Specifically, that's been one start every 26.2 games.
But Batch usually makes the wait worth the while, since he's won all but one game. And it's that game he had to talk about this week.
"Those were different circumstances," Batch said of the loss at the end of the 2007 season in Baltimore. "That was almost like a preseason game."
They also pulled several starters at halftime, but Batch threw for more yardage – 218 – than in any of his other starts with Pittsburgh. Yet, the Steelers still lost, 27-21.
Batch said he refuses to place an asterisk beside the L in his ledger, nor does he believe a win today against the Baltimore Ravens would make up for it.
"It's like asking if beating Baltimore a second time took away the loss to them the year we went 15-1," he said. "We beat everyone on our schedule that year, but at the end of the day, statistically, that loss was still there.
"It sure would feel good, though," Batch added with a devious chuckle, "particularly since it's the Ravens."
Even the most mild-mannered Steelers feel that way about today's AFC North Division showdown at Heinz Field. Troy Polamalu said, "It'll be decided by who's more violent in the fourth quarter," and Gentleman Max Starks said, "It's about who's the more physical and who's the more violent."
There's been plenty of violence in this series, a series the Steelers have dominated of late. They've won five of the last seven meetings, with the Ravens only winning their two games against backup quarterbacks.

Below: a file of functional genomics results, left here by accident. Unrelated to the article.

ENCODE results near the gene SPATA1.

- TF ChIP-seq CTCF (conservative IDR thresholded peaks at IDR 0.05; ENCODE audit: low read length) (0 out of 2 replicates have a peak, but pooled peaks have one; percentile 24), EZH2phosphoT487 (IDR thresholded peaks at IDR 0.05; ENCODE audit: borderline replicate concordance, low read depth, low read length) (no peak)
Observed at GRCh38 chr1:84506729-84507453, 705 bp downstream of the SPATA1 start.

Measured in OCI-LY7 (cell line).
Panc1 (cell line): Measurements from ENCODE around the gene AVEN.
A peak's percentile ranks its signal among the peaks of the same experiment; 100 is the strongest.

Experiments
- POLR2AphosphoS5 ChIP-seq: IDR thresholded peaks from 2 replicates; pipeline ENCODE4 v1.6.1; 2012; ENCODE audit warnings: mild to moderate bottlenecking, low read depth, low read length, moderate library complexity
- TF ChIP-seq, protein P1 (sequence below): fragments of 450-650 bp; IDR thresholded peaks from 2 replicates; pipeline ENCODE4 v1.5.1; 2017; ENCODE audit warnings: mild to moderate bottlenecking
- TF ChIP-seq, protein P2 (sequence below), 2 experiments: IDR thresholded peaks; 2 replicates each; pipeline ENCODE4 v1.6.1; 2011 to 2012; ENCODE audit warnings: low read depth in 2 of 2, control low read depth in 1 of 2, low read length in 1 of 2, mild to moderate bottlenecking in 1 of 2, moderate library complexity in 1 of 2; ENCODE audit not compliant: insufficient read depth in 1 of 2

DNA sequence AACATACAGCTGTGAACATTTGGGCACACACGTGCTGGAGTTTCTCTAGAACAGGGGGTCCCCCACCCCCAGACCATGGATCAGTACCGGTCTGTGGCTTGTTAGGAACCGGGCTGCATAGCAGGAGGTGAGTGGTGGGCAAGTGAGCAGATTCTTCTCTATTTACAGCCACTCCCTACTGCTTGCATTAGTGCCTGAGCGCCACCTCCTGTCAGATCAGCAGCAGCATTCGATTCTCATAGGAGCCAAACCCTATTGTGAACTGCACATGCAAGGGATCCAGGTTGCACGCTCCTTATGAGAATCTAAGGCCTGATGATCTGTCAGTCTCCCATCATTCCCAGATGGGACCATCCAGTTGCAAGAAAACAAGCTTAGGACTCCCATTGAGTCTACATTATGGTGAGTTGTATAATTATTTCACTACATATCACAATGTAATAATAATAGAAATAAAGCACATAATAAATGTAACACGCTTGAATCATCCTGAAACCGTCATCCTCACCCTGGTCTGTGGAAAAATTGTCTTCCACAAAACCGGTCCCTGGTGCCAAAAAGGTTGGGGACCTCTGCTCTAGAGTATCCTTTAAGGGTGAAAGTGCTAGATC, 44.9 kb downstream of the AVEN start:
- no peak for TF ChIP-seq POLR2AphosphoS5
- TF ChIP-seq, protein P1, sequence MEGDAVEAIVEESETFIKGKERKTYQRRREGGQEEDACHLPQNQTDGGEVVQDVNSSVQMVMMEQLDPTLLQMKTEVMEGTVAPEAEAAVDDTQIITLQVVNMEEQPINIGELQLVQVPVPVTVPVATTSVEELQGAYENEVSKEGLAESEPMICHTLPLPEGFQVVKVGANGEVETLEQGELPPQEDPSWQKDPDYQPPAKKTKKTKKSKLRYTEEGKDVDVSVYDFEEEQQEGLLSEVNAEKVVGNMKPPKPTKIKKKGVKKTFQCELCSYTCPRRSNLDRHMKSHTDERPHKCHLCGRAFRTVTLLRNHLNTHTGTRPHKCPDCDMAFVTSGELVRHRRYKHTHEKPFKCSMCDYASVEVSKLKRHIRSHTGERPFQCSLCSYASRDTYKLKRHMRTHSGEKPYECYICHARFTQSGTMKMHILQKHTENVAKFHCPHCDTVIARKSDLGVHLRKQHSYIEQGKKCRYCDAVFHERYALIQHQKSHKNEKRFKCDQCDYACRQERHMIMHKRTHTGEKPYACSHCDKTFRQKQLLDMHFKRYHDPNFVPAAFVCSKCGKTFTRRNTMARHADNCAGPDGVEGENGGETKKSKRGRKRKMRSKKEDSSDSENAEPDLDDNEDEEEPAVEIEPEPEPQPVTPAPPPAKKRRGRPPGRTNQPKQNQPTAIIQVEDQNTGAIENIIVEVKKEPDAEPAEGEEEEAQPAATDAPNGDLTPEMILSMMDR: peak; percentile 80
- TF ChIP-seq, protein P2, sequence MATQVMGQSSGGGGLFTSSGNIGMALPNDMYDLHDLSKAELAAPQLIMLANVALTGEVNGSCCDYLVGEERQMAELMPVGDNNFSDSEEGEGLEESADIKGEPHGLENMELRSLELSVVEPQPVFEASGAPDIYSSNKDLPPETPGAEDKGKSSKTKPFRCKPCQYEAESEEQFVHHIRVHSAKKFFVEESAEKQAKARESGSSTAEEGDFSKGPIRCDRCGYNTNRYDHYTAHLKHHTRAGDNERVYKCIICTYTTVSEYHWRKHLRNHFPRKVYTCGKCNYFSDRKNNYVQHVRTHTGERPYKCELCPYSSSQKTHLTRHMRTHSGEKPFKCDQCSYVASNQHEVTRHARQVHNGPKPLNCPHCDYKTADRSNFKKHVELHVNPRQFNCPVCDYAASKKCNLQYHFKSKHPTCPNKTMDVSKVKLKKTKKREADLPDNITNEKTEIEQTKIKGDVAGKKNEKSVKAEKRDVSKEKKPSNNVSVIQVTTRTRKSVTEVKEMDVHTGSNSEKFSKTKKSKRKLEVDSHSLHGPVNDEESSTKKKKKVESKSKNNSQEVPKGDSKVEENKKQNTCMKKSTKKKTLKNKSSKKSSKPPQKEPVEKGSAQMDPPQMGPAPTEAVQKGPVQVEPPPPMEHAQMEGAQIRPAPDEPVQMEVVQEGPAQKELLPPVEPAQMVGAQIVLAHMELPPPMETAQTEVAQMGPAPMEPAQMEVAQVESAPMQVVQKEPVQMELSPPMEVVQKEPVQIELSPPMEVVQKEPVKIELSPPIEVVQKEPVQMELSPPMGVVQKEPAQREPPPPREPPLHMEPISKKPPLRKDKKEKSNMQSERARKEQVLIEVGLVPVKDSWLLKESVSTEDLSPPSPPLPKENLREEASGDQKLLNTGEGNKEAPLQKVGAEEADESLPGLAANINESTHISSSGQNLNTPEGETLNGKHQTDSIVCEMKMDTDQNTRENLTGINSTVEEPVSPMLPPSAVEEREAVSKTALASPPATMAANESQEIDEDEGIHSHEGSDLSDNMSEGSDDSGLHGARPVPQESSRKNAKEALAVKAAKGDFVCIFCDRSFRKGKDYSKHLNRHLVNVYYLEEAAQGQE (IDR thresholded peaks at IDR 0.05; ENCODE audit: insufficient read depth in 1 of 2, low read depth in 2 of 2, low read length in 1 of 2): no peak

Batch will be looking to change that trend for the Steelers today with a running game that's produced the best three-game grouping of Rashard Mendenhall's NFL career and a defense that's allowed the fewest points in the league.
Of course, the Steelers are without Roethlisberger and noted Ravens-killer Santonio Holmes this time around, but Batch is coming off a performance in which he threw 3 touchdown passes, 2 of which went deep to Mike Wallace, who's replaced the departed Holmes.
"We said they were going to be a very good team whoever plays quarterback for them," said Ravens coach John Harbaugh. "That's been proven last year and I don't think anyone in football is too surprised by it. I think the fans maybe sometimes get caught up with a guy or two, but that is a good team and that is why they are doing well."
The Ravens are down "a guy or two" as well, with safety Ed Reed and cornerbacks Domonique Foxworth and Lardarius Webb on various injury lists. They'll also be using a running back who figures to be less than 100 percent in Ray Rice, who suffered a deep bone bruise late in last Sunday's squeaker against the Cleveland Browns. Rice is the only back to have gained 100 yards against the Steelers in their last 41 games, counting the playoffs.
Rice, in Game 15 last season, gained 141 yards on 30 carries, but the Steelers won, 23-20. Earlier in the season, Rice had burned the Steelers as a receiver out of the backfield in beating the Dennis Dixon-led Steelers, 20-17, at Baltimore. He's questionable this week, but expects to play.
"We've just got to stay gap sound," said Steelers linebacker James Harrison. "The one big game he had we were out of position a lot and didn't wrap him up."
In that game, Harrison's shoulder hurt so much that he couldn't wrap up. He was a one-armed player down the stretch, but is healthy this season and will be needed to pressure a Ravens passing attack that's since added receiver Anquan Boldin, who promised Ravens fans on the day he signed that he was ready for Pittsburgh.
"That's no big shocker," defensive end Brett Keisel said when told about Boldin's declaration. "Terrell Suggs wore a shirt to camp a few years ago that said ‘We want Pittsburgh.' It's that type of rivalry. It's what football's all about."